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an experimental linux kernel module (rootkit) with a keylogger and built-in IRC bot
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README.md

The Colonel

Demo | Installation | Usage | Documentation | Resources

Colonel is an experimental linux kernel module (rootkit) and keylogger. Remote communication is handled through the included IRC bot. The Colonel is able to:

  • log keyboard input
  • grant root privileges
  • hide files
  • hide processes
## Installation Installation and removal are accomplished via shell scripts. The Colonel should only be run in a virtual machine. _Note: server, channel and nickname should be set in [irc/col_bot](../master/irc/col_bot#L36-L39) prior to installation. Keylogging is not available on Vagrant._
  1. git clone https://github.com/bones-code/colonel.git
  2. cd /colonel
  3. Create a python virtual environment and activate it.
  4. pip install requirements
  5. Run the ./install command.
  6. To remove, run ./uninstall from /colonel.

Requirements:

  • Linux 'vanilla' Kernel >= 2.6.29 – tested up to 3.2
## Usage #### Local

To pass commands use the included program: ./rtcmd <command> or echo: echo -n <command> >> /proc/colonel
To see available commands: ./rtcmd help or cat /proc/colonel

Note: Custom /proc file will not be visible on content listing of /proc.

Remote

If in channel, preface all commands with bot nickname and :, i.e. bot-nickname: <command>.
In private messages or DCC sessions, commands should be passed without prefix.
Use help to see the available bot and root commands: bot-nickname: help

## Documentation [Rootkit](#rootkit) | [Keylogger](#keylogger) | [IRC Bot](#irc)

The following is an overview of the three main components of the Colonel.

TODO: Add diagram.

#### Rootkit The rootkit is an experimental linux kernel module written in C.

Upon installation, the rootkit, along with any properly prefixed files, is hidden. A custom /proc entry is also created and subsequently hidden. Communication with the rootkit is accomplished by passing commands to the custom /proc entry. The custom /proc entry also displays accepted methods of passing commands, rootkit commands, and current rootkit status. You will also find accepted methods of passing commands outlined in Usage.

The rootkit hides itself by deleting its placement within the kobject, and kernel modules listings. Prior to deletion, the rootkit stores its placement within each list. This enables the rootkit to 'show' itself on command by reinserting its entry into the listings. The hiding of the custom /proc entry, processes, and files is accomplished by the modification of page memory attributes and passing in customized functions that target the /proc and file system directory listings.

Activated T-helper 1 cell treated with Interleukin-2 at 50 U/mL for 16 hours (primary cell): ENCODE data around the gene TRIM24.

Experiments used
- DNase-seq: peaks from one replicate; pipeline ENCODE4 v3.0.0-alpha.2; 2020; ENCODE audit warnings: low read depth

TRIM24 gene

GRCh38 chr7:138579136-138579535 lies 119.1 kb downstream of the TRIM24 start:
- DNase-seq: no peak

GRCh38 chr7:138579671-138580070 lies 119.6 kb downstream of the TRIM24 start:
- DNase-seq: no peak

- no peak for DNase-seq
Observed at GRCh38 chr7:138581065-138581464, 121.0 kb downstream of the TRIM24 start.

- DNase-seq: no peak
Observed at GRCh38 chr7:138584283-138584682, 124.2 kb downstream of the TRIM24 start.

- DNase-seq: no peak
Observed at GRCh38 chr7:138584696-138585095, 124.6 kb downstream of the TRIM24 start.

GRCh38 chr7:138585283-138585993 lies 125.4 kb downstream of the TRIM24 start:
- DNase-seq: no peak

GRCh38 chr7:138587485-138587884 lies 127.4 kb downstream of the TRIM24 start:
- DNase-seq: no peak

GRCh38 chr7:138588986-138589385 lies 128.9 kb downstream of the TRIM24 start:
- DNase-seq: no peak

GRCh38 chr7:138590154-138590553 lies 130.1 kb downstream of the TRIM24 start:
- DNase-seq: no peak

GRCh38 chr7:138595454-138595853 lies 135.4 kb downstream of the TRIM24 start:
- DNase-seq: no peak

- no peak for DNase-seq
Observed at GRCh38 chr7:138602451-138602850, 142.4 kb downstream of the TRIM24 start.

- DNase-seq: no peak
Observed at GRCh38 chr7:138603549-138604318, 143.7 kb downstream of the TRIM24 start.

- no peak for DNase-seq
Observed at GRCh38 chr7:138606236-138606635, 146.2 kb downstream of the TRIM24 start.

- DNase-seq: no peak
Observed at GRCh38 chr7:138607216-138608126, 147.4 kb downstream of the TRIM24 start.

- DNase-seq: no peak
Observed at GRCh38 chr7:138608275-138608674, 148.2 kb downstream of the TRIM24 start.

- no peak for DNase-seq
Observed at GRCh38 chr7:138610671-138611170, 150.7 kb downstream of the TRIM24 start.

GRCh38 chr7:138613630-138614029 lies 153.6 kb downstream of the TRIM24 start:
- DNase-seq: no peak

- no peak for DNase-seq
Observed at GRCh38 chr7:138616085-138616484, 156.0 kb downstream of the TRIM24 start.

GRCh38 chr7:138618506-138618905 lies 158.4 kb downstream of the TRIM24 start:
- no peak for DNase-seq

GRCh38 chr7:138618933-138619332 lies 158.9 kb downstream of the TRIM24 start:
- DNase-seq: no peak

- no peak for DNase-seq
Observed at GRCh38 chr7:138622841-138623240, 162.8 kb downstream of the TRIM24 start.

The process ids (PIDs) are stored within an array that is referenced by new_proc_readdir whenever a process related command is sent. If the PID is found within the array, it is not returned. This method of hiding leaves process related commands intact, i.e. ls, ps, lsof, netstat, kill. Both the custom /proc entry and files are hidden by name and prefix.

Uninstalling the Colonel restores all modified functions, deletes the custom /proc entry, and reveals any hidden PIDs and files.

In researching the rootkit build, I focused my efforts on module programming, and other linux rootkits – specifically Ormi's tutorial on Writing a Simple Linux Rootkit.

Since my modifications are fairly lightweight, and the implementation fairly straightforward, most of my personal involvement was in commenting to ensure that I understood what was occurring.

#### Keylogger The keylogger is a user space C daemon.

Once installed, the keylogger creates the required directory and logs, dynamically finds the keyboard /dev/input/event file †, and begins listening to the custom /proc entry that was created by the rootkit. When the appropriate command is passed to the custom /proc entry, keylogging is activated.

Since the created directory is prefixed appropriately, it is hidden by the rootkit. Keycodes and their values are captured from the keyboard /dev/input/event file and written to /opt/__col_log/evlog.txt (keylog). The keylogger also logs its activity, as well as any errors, to /opt/__col_log/log.txt. The rootkit also automatically hides the keylogger PID.

Keylog translation is currently handled by the custom Python translation module accessed remotely via the IRC bot or locally through the rtcmd command-line program. The translation is done using custom keymaps built using the linux/input.h file.

On removal of the Colonel, the custom logs and directory are deleted.

† This feature is untested.

Building the keylogger was fairly straightforward. In researching the keylogger build, I focused on keyboard input, and daemons.

#### IRC Bot The IRC bot is a user space Python daemon based on the Python IRC framework.

Once installed, the bot connects to the specified channel and begins listening for commands. The bot PID is automatically hidden by the rootkit upon installation. Commands can be passed through channel traffic, private messages, and DCC sessions. Accepted commands are outlined in Usage.

Commands that are not bot-specific are written to the custom rootkit /proc entry. Once the command is processed, the updated rootkit status is displayed.

The IRC bot is killed on the removal of the Colonel. It can also be killed by passing the die command via IRC.

Since I used the Python IRC framework to construct the bot, most of my time was spent familiarizing myself with bot specific features of the framework.

## Resources * [The Linux Kernel Module Programming Guide](http://www.tldp.org/LDP/lkmpg/2.6/html/) * [Linux Daemon Writing HOWTO](http://www.netzmafia.de/skripten/unix/linux-daemon-howto.html) * [irc 8.5.1](https://pypi.python.org/pypi/irc)
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